The most notable intensification of the U.S. sanctions regime occurred during the Clinton administration, when executive action in 1995 and congressional action in 1996 banned virtually all economic interaction with Tehran and instituted penalties against third-country investors in Iran’s energy sector through the Iran-Libya Sanctions Act (ILSA). Interestingly, Clinton also implemented the first significant relaxation of U.S. economic sanctions, including a global exemption on agricultural and medical goods as well as the March 2000 lifting of penalties against Iranian carpets, caviar, and pistachios, a step intended as an overture toward Iranian reformists.
More recently, the Bush administration breathed new life into the salience of U.S. sanctions with a campaign waged by the Department of Treasury to reduce Iran’s capacity to interact with the international financial system. The strategy has entailed new legal strictures on even fleeting procedural access by Iranian banks to the U.S. economy, as well as a public relations campaign aimed at third-country banks, which emphasizes the reputational risks of involvement with Iran. The strategy has proven unexpectedly effective in isolating Iran and increasing the costs of doing business for Iranian entities. The country’s former nuclear negotiator, Hassan Rowhani, has estimated that these new financial restrictions have added costs ranging from 10 to 30 percent to the cost of imports.6
Given the U.S. proclivity for using sanctions to attempt to influence Iran, it is hardly surprising that the intensifying urgency of the Iranian nuclear program has catalyzed a renewed quest to identify “crippling” sanctions that can force Tehran to capitulate on uranium enrichment. Unfortunately, this policy pronouncement overlooks the reality that Iran’s multifaceted economy, and in particular its petroleum exports, are substantially insulated from sanctions.
History has demonstrated that there simply are no silver bullets with respect to Iran.
Many of the numerous scholarly studies of the efficacy of sanctions have attempted to quantify the costs of these measures to the target government, with varying result. However one chooses to assess the price, there can no serious doubt that U.S. sanctions have exacted a considerable toll on the Iranian economy, both cumulatively and in their episodic intensification at critical junctures in the post-revolutionary history of the regime. As just a single example, the 1995 executive orders prohibiting U.S. investment in Iran, which was precipitated by the offer of Iran’s first post-revolutionary upstream oil contract to a U.S. company, exacerbated the very economic distortions that had helped generate Tehran’s extraordinary overture.7 Within weeks, the black market value of Iran’s currency had plummeted from 2,500 to the dollar to 6,500, a massive slide that the rial has never regained.8 More broadly, Iran’s inability to access U.S.-patented liquefaction technology has effectively stalled the regime’s long-term plans to develop an export market for its mammoth gas reserves.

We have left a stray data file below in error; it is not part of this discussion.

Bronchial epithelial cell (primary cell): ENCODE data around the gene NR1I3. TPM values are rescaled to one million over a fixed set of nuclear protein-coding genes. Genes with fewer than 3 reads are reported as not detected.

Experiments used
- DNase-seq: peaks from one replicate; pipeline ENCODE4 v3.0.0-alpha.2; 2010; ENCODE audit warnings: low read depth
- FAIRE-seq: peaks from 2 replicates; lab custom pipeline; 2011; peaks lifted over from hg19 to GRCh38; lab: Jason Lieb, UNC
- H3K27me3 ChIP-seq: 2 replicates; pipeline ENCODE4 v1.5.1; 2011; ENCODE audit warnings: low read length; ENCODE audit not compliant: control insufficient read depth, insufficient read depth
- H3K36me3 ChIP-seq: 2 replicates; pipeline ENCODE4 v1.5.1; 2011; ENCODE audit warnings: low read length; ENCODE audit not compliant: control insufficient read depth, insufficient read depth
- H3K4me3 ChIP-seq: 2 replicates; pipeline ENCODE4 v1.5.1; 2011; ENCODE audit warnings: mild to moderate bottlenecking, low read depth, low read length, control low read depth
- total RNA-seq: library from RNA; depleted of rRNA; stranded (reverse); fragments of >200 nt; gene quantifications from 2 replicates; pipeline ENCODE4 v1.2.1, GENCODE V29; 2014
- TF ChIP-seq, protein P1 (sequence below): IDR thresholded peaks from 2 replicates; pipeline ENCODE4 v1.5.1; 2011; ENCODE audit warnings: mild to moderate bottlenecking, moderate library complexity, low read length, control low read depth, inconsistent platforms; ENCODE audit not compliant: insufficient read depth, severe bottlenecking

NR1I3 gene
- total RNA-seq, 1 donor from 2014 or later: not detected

While it is clear that sanctions impose a significant cost on Tehran, it is equally evident that, despite the duration and scope of U.S. economic pressures on Iran, sanctions have not succeeded in advancing their ultimate objective, namely transforming Iran’s foreign and security policy for three principal reasons: first, the largely unilateral nature of the punitive measures; second, Tehran’s countermeasures, or its capacity for mitigation, retaliation, and avoidance; and third, the apparent resistance of Iranian security policy to economic pressures. As the U.S. policy discourse shifts once again from diplomacy to sanctions, it is worth detailing these factors and emphasizing their continuing applicability.
Sanctioning Iran: If Only It Were So Simple – 2
Despite its recurrent reliance on economic sanctions over the past 30 years, Washington has received relatively minimal cooperation from even its closest allies. Even at the height of the hostage crisis, the United States’ closest European allies rebuffed U.S. entreaties to join in multilateral sanctions against Iran’s revolutionary regime, and eventually enacted only limited restrictions on trade. In fact, as Tehran’s enmity toward Washington became entrenched, European trade with the revolutionary regime actually expanded during the hostage crisis, and the modest penalties imposed by Europe were lifted as soon as the hostages were released.9 Since those early years, European concerns about Iranian foreign policy have yet to be matched by any parallel willingness to formally abrogate its historic economic ties. In particular, Germany has proven loathe to relinquish its longstanding trade ties, although the government of Chancellor Angela Merkel has sought to align her Iran policy more closely with London, Paris, and Washington.